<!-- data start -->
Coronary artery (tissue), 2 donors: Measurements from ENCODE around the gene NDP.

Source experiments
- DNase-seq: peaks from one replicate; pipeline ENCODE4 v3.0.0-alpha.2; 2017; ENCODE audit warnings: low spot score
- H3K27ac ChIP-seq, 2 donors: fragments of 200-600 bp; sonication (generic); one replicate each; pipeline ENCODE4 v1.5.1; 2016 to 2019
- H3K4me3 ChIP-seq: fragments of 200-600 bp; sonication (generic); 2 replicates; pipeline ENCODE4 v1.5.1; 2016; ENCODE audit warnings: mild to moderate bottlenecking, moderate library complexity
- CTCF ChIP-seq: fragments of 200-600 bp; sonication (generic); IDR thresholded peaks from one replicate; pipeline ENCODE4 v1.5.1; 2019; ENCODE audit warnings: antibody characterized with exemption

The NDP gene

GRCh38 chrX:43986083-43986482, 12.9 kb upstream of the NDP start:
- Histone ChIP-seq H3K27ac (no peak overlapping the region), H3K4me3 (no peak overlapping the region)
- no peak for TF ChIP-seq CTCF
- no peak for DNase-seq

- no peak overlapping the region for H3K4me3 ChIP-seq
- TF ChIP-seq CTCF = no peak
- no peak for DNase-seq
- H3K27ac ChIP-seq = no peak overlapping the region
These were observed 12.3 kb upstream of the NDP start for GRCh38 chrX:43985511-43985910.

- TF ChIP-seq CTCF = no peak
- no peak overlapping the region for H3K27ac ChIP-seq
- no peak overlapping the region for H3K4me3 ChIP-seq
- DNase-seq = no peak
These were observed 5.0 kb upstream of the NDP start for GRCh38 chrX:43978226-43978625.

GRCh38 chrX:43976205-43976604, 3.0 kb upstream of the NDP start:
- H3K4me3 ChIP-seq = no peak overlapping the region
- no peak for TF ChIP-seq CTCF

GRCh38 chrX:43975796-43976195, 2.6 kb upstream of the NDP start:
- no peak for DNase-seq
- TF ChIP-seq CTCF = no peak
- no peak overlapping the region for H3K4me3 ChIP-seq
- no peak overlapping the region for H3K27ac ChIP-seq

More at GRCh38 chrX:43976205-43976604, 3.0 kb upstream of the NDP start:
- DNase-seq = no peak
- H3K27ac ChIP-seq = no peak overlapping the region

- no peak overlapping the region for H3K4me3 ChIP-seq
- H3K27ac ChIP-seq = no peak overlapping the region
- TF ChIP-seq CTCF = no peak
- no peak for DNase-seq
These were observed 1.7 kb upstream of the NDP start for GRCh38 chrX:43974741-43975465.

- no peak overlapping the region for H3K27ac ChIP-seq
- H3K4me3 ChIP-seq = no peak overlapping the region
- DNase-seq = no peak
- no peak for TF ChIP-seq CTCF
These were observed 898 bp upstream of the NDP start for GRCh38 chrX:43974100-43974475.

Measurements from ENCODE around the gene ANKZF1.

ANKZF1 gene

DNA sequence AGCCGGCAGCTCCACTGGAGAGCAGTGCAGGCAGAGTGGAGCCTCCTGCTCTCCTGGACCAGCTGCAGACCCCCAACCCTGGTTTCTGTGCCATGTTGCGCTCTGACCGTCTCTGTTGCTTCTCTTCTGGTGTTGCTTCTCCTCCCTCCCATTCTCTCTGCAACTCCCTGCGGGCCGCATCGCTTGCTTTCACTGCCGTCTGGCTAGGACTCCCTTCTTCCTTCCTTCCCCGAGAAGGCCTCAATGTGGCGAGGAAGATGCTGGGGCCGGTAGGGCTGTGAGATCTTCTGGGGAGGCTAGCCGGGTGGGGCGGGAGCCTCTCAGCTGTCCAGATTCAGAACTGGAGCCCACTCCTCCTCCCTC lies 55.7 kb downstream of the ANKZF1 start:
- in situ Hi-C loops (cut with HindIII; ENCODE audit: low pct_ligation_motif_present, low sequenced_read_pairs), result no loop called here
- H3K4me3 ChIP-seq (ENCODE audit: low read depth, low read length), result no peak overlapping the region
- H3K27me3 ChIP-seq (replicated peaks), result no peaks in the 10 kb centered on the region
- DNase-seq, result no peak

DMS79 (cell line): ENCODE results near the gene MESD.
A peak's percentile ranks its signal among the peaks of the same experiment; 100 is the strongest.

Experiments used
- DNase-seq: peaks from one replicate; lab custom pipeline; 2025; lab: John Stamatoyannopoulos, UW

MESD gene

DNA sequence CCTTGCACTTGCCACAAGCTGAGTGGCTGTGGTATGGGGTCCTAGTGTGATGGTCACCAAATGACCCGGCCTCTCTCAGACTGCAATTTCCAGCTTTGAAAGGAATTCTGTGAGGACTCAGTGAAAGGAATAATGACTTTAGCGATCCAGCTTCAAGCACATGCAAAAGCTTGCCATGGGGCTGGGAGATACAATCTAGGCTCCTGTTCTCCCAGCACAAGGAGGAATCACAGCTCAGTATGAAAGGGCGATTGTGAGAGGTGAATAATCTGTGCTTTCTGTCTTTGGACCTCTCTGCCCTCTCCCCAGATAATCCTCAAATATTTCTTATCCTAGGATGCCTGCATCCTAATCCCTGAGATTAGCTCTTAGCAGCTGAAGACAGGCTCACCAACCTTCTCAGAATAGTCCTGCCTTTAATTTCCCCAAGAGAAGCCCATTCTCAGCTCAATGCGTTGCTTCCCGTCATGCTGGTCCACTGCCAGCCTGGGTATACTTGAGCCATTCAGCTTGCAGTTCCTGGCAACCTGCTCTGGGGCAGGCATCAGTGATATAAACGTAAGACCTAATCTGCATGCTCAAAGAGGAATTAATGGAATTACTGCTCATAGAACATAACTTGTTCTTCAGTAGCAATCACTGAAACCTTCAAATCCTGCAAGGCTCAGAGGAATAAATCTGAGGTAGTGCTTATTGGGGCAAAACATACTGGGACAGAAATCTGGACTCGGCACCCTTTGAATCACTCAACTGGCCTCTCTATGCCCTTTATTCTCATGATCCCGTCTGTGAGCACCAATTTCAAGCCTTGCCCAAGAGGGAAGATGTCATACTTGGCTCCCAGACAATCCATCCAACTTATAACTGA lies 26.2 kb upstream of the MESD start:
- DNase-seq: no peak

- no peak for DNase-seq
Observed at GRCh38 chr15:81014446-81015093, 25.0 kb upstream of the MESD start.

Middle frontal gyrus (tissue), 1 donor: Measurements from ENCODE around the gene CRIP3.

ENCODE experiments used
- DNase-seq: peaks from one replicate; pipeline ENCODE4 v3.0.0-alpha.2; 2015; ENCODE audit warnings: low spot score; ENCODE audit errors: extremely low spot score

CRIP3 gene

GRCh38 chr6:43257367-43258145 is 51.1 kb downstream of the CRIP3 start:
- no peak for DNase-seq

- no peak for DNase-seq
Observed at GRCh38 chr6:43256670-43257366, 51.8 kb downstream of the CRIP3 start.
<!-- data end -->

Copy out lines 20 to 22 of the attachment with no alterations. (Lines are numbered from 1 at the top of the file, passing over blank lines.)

- DNase-seq = no peak
These were observed 5.0 kb upstream of the NDP start for GRCh38 chrX:43978226-43978625.

GRCh38 chrX:43976205-43976604, 3.0 kb upstream of the NDP start: